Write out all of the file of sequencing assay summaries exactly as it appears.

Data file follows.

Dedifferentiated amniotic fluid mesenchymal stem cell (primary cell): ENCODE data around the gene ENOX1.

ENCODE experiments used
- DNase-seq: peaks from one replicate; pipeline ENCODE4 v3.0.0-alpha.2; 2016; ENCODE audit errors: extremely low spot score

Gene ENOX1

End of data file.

Dedifferentiated amniotic fluid mesenchymal stem cell (primary cell): ENCODE data around the gene ENOX1.

ENCODE experiments used
- DNase-seq: peaks from one replicate; pipeline ENCODE4 v3.0.0-alpha.2; 2016; ENCODE audit errors: extremely low spot score

Gene ENOX1